John and Jamie chose classic push-button light switches for some extra vintage charm, but there was only one problem: “We grouped together so many switches that we couldn’t remember what who controlled what!” says Jamie. The solution: handwritten hang tags for handy identifiers. “I thought they would be temporary, but seven years later they’re still here.”

Eclectic Antiques

“We wanted our house to feel like it had survived several generations of one family, so the furniture would reflect what they may have bought as they changed hands over the years. 40s, 50s, 60s, 70s and today,” says Jamie. . This mix-and-match mood is on full display in the breakfast nook, where matching antique chairs surround a turn-of-the-century table and an 1870s tomato-red deacon’s bench provides plenty of additional seating. A green drop-leaf table serves as a “bar”.

THERE IS A GOOD STORY BEHIND THESE…
Decorative panels
These farm scene panels were studies for a theater backdrop at the opera house in Long Beach, California, which was destroyed in an earthquake in the 1930s. Before moving to Maine, they hooked up at a restaurant the couple owned in California’s Santa Barbara wine country. “We sold the restaurant and took the paintings,” says Jamie.

Have the look:
To throw:
by Evangeline Linens

Repurposed Treasures

Around the corner from the breakfast nook, an assembled “butler’s pantry” houses ironstone dishes in a hanging plate rack, linens in the vintage cooler, and their collection of antique French and English silverware in an antique tool bag that makes it easy to transition indoors out. This space also contains other vintage paintings, including a small landscape by a New England artist Daphne Confar.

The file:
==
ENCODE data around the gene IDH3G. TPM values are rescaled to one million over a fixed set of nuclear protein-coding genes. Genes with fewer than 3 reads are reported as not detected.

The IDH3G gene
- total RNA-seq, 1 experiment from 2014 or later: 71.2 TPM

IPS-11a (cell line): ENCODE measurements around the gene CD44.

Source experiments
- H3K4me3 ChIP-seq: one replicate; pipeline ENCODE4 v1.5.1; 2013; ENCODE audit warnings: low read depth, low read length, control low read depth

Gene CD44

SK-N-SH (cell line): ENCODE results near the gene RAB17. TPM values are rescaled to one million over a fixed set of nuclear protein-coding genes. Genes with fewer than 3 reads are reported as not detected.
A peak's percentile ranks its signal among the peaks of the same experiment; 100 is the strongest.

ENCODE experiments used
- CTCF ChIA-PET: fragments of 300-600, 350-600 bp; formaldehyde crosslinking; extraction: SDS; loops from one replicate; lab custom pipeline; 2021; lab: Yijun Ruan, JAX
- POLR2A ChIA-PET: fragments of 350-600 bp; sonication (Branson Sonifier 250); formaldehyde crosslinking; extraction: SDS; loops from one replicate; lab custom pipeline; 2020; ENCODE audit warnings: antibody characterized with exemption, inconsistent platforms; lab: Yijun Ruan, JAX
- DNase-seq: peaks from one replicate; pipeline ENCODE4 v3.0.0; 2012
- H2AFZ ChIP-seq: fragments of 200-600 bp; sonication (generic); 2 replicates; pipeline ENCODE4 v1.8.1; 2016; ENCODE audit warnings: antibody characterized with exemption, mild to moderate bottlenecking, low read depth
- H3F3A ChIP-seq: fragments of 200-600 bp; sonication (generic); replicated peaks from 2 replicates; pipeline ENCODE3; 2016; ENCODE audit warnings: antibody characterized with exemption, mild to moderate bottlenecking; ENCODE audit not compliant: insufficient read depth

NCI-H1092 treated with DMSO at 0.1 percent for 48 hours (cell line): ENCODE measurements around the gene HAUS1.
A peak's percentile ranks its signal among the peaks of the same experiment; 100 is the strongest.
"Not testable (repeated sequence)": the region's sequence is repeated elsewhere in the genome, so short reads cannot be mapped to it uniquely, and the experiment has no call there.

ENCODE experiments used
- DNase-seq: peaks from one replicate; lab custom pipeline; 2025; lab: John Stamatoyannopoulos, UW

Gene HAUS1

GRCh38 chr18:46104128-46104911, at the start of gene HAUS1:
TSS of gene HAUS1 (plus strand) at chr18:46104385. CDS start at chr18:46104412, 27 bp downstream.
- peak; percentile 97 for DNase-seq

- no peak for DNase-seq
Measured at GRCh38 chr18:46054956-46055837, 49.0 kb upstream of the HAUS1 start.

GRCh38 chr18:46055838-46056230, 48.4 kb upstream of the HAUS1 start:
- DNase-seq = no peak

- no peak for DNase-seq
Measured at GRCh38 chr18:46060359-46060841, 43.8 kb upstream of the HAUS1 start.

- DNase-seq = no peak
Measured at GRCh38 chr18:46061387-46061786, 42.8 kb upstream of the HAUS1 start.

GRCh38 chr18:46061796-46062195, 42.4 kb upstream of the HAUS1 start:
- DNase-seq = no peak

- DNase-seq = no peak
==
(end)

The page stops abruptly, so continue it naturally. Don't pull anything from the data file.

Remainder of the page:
Improvised games room

Lazy days are spent playing board games on the shapeshifting antique game table (it turns into a chair!). John and Jamie found the vintage rattan-seated chairs at a neighbor’s garage sale.

Dinner at the quay

The open-air dining area is called “the undulating bridge” because it is a local custom to salute all passing boats. Whether it’s morning coffee, dinner, or Negronis and Aperol spritzes at happy hour, the old picnic table made from old flooring (found nearby Hathaway Mill Antiques) is the perfect gathering place.

HOW SMART IS IT?
Recycled upholstery
John and Jamie used vintage 1950s cotton tablecloths to tie up the old folding chairs. “We like the frayed edges and don’t worry about the fabric fading,” says John.

Have the look:
Bowls, plates and cups:
Ember Maine Campfire Pottery

Recover with soul

In the guest bedroom, an old iron bed contains a colorful quilt made from quilt panels that belonged to Jamie’s grandmother. The vintage poster hanging in the windows is from the Lakewood Theatre, the oldest summer theater in the country, located just across the lake.

A mixture of textures

A vintage pedestal sink is the centerpiece of the guest bathroom, which also features a pair of vintage ship’s wheel sconces lined with fisherman’s rope.

Room with a view

To take advantage of the lake view, the owners added full-length windows to the master bedroom. “Now it’s like a cruise ship there,” John says. The pine blanket chest has been in John’s family for over 100 years and the bedding is from Maine stalwart LL Bean.

Sentimental wall art

In the dressing room, four green shutters with pine cutouts that once hung at John’s grandparents’ camp add a personal touch. “When the current occupants renovated their home, they removed the shutters and gave them to my sister and me,” he says.

Have the look:
Jug:
vintage of Antiques perchedSkowhagen, Maine

An outdoor shower

The outdoor shower provides a convenient, pine-scented place to clean up after a day frolicking in the lake.

See more coastal cabins!

Do you like the look of John and Jamie’s lake cottage? Find even more coastal decorating inspiration in these favorites country life visits to houses by the water:
*Step into this tiny Maine cottage that is the epitome of modern farmhouse and New England charm.
*Learn how a couple transformed an old fishing shack into a gorgeous summer retreat on Martha’s Vineyard
* Visit author Mary Kay Andrews’ colorful 1932 beach cottage in Georgia, which is full of salty second-hand finds.